WHY DO WE DREAM?
For thousands of years, to most, dreams have been a mystery. Scientists, spiritualists and atheists alike have all questioned why we dream and what our dreams might mean. Though each has developed their own reasoning, the commonality between them is that they are quite intriguing.
There are a myriad of dream symbols, dream concepts and dream meanings. Some dreams can be interpreted respective to the dreamer and some respective to collective dreamers. Some dreams carry messages of healing and some dreams are messages that come about from deep within our subconscious. Some dreams even carry messages of prophecy.
As with all endeavours, focusing energy on interpreting dreams will promote success in understanding them. And those who focus will realize that the more focus is put on remembering dreams, the more they begin to take shape into a larger, abstract theme. And with study, they begin to connect themselves together as links on a chain.
Though there is no definitive answer as to why we dream and what our dreams mean, there are definitive connections between what we dream, our subconscious mind and our spiritual path (if we are on one). The subconscious mind, when desiring to pass a message onto our conscious mind, will extend the message repeatedly into our dreams. It will continue to do so, time and time again until we recognize the pattern or theme, acknowledge it and begin to heal. This is where we can begin to examine recurring dreams.
Recurring dreams are dreams that we have with the same or similar themes which occur more than once or even on a regular basis. These dreams can have been occurring since childhood, they may have stopped a few years and come back or they can be more recent. The bottom line is the same: there is a message that your subconscious wishes for your conscious mind to receive. In fact, we will continue to have dreams with the same theme until we receive the message of the dreams. To obtain the message, there is a series of questions we can ask ourselves: How do we feel in the dream? Do we feel happy, sad, anxious, fearful, etc. What kind of symbols are in the dream? Landscapes, animals, day/night… and the list of questions goes on. By asking ourselves these probing questions, we can begin to notice a pattern. It will also help to journal. By journaling our dreams in detail for prolonged periods of time- to include how we are feeling when we wake up and any other pertinent details such as significant colours, location, time of day, other people in our dreams and what they represent to us; we can begin to put the details together on a larger scale.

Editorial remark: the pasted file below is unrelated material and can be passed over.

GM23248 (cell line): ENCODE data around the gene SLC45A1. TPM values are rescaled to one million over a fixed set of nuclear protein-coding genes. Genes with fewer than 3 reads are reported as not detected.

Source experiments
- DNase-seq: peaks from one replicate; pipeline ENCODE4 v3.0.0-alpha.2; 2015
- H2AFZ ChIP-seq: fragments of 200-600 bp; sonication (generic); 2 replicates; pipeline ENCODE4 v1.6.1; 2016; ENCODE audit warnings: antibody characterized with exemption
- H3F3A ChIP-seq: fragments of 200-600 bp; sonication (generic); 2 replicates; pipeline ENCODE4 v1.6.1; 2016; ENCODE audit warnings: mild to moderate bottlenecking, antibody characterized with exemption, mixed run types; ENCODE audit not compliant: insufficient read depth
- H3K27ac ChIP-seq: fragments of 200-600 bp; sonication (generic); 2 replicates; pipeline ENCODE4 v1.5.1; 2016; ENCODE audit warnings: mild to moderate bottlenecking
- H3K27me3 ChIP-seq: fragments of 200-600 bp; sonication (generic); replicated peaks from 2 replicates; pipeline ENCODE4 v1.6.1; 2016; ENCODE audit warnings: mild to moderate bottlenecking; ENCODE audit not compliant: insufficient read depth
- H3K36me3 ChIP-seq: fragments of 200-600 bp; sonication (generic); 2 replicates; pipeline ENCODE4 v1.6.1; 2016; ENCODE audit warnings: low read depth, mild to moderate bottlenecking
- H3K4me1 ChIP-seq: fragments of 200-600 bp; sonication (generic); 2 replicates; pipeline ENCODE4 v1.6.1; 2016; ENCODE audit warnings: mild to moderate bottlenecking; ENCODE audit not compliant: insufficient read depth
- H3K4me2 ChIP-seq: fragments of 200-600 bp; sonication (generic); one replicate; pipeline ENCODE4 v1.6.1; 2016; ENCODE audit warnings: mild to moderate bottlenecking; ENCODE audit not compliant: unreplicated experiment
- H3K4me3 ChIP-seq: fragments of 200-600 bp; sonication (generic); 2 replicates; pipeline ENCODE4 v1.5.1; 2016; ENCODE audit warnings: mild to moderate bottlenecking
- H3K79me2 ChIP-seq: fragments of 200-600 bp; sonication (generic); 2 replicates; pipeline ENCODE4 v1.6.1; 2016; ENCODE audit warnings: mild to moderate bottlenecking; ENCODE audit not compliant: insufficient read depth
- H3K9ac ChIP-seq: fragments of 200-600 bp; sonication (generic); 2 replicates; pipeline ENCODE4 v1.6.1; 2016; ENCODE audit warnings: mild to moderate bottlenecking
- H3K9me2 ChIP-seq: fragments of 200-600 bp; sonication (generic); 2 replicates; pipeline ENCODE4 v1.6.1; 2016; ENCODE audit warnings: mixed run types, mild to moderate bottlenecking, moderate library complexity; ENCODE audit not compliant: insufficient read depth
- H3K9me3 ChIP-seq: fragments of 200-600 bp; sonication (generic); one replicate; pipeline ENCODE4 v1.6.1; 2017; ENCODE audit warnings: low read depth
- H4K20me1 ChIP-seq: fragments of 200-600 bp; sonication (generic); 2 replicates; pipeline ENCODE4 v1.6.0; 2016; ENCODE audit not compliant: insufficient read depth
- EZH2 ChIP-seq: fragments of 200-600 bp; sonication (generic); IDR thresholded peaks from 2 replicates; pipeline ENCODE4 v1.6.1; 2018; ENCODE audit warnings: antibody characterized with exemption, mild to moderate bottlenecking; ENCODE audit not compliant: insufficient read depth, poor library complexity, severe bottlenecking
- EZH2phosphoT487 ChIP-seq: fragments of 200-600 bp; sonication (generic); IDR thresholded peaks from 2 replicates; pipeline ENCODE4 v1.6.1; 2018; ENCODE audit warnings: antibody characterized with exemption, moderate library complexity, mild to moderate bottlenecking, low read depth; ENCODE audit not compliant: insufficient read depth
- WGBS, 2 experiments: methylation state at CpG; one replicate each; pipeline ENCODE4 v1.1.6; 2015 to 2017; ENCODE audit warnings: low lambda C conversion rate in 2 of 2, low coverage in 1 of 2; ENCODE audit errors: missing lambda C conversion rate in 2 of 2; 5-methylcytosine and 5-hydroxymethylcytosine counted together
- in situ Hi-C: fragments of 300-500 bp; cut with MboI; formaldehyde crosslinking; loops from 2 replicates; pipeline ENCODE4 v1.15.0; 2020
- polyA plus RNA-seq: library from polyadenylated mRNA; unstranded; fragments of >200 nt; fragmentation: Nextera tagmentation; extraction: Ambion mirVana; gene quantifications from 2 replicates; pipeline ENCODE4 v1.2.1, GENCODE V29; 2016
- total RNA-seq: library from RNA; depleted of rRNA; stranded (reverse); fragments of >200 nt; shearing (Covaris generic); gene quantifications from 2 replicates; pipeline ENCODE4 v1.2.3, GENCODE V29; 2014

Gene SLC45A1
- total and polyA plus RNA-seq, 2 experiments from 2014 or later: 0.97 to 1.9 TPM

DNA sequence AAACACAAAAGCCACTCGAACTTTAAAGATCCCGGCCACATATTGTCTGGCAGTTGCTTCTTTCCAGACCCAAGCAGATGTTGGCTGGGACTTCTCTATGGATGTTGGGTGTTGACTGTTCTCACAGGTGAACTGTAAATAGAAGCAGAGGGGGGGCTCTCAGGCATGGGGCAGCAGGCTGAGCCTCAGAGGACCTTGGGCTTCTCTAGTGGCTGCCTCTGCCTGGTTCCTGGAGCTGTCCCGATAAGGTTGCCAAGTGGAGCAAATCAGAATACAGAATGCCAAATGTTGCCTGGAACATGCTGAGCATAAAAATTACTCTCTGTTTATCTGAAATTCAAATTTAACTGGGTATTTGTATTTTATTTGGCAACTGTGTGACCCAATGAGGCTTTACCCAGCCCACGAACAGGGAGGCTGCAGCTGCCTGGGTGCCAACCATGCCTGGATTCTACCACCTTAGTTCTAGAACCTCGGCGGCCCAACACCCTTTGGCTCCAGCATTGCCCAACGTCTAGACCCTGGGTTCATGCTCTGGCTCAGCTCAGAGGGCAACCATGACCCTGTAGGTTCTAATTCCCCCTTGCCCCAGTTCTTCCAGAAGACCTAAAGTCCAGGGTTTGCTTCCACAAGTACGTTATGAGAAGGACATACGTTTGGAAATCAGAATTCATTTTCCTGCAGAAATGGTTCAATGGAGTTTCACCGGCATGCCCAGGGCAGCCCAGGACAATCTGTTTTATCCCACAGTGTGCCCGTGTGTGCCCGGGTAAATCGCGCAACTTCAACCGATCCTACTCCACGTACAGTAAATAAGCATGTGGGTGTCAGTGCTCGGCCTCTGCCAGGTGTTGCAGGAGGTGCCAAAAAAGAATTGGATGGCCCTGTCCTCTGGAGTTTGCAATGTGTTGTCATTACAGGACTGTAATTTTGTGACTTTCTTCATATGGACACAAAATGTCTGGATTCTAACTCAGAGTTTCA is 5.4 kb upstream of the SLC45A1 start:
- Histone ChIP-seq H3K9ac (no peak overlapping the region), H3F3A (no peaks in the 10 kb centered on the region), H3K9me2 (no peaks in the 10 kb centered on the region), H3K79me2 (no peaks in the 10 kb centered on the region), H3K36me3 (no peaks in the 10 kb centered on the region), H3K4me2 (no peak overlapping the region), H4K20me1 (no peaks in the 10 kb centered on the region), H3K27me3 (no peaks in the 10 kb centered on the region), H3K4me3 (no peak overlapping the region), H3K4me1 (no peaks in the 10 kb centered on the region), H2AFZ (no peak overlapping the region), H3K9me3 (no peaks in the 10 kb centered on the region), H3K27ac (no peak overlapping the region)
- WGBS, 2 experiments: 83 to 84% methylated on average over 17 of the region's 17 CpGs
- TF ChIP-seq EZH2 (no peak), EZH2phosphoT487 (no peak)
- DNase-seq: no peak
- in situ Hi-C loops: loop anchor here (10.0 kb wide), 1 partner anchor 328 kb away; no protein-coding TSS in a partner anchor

In addition to the subconscious messages of recurring dreams, dream meanings can also be as simple as your dreaming about what happened that day. That is to say, not every dream has a profound meaning. In fact, sometimes we may just be dreaming about going to the bathroom because we actually have to go to the bathroom! It may just be that simple. We may dream about food because we’re hungry, we may dream about work because we’re thinking about work and we may dream about our long lost relative because we were thinking about them before we fell asleep.
Some of the deeper schools of thought about what our dreams mean include why we dream about something we experienced that day. For example, given that the average North American is bombarded with thousands upon thousands of images throughout any given day, some may question why we dreamt about one specific image in particular? The thought process is this: Our brains receive millions of pieces of information every day. These pieces can come from media, walking in the woods, even driving from your home to a restaurant down the street. Most of these pieces of information go completely unnoticed by your conscious mind. However, when we go to sleep, we may have a dream about an image we just quickly passed by on a billboard. Or we may dream about a commercial that we were barely paying attention to. Even though consciously, we are not focused directly on that image, our subconscious has chosen that image to dream about because of what it represents. For example, let’s say you were out driving with your family and out of the corner of your eye, you saw a sign with a dog’s face on it. You barely noticed it, except to say that it was the face of a dog. Then later that night, you dreamt very vividly of this dog wandering around your house. You wake up and think you’re crazy for dreaming about a dog on a billboard! Before you call the therapist, take a moment and reflect: what does “dog” mean to you? Commonly, dreaming of a dog implies that you are dreaming of someone who is loyal. And dreaming of a house is a reflection of yourself- in dreams, commonly your house is an extension of your body. So, it would be fair to say in this assessment that you are dreaming of a loyal friend or lover in your life.
What does all of this mean? All of this is to say that what we perceive subconsciously during the day fires specific synapses in our brains that send messages to us when our conscious mind is at rest and more readily able to receive messages. This means that whichever signs, symbols and scenarios we encounter during the day will more easily be reflected back to us while we dream. These symbols carry meaning in our conscious mind so that we can easily decipher what our subconscious wants us to know. These messages are of healing, unresolved issues from our past, bodily messages of health and function, and of course messages of Spirit that will give us the extra push we need to succeed.
Dreams are truly fascinating. Though there is yet no definitive answer to the why’s and how’s, it s always fun to keep track of our dreams and see where their messages take us!
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